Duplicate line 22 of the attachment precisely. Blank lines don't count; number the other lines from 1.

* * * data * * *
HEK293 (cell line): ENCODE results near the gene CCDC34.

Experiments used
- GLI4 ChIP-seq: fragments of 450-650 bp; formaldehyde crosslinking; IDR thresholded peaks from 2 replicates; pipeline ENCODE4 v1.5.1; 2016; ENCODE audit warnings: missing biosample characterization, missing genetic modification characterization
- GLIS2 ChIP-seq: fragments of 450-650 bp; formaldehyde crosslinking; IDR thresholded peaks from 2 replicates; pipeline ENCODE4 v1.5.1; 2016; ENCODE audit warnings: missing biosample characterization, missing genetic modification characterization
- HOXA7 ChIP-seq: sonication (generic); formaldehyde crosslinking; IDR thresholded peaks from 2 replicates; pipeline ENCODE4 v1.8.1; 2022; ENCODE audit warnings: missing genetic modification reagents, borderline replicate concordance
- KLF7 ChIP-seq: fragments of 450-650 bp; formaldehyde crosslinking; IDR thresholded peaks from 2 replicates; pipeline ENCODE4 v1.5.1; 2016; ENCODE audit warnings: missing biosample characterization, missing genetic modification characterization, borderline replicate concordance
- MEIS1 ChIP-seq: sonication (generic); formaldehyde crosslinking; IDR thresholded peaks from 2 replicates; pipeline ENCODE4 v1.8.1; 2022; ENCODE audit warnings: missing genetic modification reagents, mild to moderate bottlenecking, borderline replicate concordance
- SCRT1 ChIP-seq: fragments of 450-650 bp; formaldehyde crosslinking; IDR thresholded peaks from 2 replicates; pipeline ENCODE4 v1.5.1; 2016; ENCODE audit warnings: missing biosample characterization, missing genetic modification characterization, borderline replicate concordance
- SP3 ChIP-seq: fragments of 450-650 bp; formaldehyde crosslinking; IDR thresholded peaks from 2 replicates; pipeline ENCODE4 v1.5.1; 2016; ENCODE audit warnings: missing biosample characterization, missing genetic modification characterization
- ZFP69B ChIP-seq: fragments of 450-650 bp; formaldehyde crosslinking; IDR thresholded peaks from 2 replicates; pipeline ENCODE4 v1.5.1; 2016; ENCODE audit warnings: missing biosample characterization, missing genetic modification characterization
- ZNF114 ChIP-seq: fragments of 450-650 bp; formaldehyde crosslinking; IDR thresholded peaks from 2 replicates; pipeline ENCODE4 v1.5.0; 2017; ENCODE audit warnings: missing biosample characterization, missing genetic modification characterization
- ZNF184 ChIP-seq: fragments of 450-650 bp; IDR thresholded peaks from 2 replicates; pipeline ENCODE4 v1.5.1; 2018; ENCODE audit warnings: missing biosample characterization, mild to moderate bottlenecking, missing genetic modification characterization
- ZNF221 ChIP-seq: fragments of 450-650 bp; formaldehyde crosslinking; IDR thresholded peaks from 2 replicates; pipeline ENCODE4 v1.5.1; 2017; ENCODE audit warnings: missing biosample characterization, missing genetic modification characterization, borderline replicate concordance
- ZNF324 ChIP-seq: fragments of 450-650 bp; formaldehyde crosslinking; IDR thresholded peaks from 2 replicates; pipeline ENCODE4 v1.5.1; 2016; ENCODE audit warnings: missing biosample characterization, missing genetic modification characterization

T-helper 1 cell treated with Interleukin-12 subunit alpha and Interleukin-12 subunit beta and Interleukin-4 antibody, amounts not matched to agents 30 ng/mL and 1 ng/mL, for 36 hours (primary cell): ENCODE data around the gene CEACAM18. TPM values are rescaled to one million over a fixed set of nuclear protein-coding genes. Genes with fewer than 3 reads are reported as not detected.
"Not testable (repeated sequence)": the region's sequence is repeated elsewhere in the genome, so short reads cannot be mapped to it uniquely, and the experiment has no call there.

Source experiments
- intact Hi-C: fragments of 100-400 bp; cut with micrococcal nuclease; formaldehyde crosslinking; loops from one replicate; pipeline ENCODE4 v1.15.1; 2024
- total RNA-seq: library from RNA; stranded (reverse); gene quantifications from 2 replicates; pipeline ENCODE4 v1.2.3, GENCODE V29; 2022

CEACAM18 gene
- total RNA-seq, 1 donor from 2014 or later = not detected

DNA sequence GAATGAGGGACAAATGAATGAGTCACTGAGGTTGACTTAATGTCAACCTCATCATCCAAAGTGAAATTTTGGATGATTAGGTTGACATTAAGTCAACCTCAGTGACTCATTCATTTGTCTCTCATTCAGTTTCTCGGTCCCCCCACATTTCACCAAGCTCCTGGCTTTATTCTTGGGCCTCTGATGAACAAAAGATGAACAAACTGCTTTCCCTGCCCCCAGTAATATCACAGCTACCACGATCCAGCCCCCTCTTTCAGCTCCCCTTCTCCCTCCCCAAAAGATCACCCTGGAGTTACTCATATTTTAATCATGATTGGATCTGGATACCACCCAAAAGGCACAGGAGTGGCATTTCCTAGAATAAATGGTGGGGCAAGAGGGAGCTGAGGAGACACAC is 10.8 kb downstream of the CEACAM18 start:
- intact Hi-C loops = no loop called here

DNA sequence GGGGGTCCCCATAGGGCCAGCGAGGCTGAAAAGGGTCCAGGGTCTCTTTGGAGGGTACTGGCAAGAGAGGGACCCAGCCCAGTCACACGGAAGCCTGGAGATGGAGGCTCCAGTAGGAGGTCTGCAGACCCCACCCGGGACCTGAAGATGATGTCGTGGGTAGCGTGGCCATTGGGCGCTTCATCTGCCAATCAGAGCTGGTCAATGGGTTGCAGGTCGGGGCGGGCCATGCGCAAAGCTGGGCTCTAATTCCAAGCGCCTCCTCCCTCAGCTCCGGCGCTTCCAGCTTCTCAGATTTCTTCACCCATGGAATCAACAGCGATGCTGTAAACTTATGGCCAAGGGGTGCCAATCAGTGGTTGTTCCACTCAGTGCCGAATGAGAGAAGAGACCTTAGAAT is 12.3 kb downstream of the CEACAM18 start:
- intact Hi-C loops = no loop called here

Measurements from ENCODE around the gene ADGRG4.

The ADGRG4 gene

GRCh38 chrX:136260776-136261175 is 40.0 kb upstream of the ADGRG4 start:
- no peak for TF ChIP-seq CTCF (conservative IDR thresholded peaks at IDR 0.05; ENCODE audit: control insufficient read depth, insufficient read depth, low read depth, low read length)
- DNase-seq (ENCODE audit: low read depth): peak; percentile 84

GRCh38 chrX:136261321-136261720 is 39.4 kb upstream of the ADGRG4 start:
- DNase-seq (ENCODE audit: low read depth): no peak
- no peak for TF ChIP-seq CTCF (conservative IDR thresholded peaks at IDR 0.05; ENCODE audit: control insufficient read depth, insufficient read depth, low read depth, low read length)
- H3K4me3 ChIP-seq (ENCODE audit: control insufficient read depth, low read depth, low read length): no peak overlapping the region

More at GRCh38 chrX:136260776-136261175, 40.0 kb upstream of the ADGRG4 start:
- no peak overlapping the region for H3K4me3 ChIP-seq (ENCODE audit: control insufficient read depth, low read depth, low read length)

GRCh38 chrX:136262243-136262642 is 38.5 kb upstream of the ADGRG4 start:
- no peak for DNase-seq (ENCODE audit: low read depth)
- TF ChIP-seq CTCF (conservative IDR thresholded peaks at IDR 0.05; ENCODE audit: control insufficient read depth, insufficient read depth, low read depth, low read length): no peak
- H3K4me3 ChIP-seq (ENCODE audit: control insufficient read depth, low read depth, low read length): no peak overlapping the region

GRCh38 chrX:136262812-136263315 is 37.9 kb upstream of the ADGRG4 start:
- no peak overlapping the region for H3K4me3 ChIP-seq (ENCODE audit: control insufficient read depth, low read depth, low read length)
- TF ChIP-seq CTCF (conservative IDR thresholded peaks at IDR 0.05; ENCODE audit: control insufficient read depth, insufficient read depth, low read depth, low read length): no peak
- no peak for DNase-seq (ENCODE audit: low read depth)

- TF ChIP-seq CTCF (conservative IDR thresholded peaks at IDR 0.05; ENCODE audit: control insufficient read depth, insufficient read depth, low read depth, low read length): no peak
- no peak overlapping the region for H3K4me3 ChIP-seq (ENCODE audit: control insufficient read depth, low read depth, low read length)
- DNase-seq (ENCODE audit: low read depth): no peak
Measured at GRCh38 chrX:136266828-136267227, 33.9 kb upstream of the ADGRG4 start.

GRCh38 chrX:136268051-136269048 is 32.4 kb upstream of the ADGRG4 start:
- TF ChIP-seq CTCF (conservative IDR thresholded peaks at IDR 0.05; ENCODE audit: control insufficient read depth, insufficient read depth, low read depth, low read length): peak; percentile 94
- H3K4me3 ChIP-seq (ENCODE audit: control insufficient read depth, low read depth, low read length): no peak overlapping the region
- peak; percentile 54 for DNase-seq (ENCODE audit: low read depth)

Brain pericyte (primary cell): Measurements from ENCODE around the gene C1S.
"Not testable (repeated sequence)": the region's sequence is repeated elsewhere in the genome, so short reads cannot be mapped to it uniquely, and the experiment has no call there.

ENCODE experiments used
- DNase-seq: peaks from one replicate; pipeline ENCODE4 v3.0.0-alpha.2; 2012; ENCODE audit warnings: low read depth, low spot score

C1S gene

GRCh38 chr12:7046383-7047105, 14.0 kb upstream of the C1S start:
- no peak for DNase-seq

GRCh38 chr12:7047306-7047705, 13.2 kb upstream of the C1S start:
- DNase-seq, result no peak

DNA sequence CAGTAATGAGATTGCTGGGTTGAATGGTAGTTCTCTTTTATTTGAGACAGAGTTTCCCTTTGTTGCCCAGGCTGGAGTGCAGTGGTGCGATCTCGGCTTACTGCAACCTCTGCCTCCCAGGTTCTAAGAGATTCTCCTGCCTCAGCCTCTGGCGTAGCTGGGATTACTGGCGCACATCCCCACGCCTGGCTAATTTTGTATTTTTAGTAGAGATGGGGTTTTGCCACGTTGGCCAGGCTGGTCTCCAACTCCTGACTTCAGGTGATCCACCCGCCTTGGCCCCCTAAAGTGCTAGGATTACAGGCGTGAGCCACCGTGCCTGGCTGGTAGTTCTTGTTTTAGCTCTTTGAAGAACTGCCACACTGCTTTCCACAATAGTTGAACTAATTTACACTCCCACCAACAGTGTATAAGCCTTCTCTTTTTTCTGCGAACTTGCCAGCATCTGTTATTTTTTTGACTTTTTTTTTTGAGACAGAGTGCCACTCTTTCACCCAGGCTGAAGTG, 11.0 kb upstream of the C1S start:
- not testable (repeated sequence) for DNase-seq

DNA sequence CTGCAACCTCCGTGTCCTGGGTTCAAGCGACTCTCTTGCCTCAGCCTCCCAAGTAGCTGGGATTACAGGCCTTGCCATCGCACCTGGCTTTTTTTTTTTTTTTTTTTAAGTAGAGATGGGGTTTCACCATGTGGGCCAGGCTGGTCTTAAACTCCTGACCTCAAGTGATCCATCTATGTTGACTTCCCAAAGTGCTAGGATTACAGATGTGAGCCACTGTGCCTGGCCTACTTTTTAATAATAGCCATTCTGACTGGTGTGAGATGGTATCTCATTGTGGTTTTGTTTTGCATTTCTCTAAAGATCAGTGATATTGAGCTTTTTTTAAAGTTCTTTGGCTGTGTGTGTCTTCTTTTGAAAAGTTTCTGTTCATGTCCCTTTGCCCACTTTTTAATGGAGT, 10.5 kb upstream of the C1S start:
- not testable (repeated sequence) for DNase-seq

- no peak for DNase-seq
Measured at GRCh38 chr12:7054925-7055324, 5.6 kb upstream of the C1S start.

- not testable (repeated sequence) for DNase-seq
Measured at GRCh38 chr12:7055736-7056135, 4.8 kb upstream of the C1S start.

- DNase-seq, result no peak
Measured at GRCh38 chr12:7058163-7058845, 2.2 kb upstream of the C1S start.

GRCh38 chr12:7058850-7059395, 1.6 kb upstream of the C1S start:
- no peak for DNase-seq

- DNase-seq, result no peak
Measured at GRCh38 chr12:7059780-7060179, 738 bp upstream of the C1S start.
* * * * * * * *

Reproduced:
DNA sequence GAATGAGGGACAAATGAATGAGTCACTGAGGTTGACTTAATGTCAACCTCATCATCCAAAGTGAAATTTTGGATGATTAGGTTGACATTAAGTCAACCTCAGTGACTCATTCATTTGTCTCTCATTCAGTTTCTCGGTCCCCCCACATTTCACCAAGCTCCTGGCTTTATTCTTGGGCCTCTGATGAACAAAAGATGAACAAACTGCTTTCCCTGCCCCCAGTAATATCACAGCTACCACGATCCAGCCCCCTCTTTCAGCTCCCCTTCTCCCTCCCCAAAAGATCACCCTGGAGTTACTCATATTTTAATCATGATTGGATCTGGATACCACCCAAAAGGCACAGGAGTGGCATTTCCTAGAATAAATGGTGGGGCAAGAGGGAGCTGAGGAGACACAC is 10.8 kb downstream of the CEACAM18 start: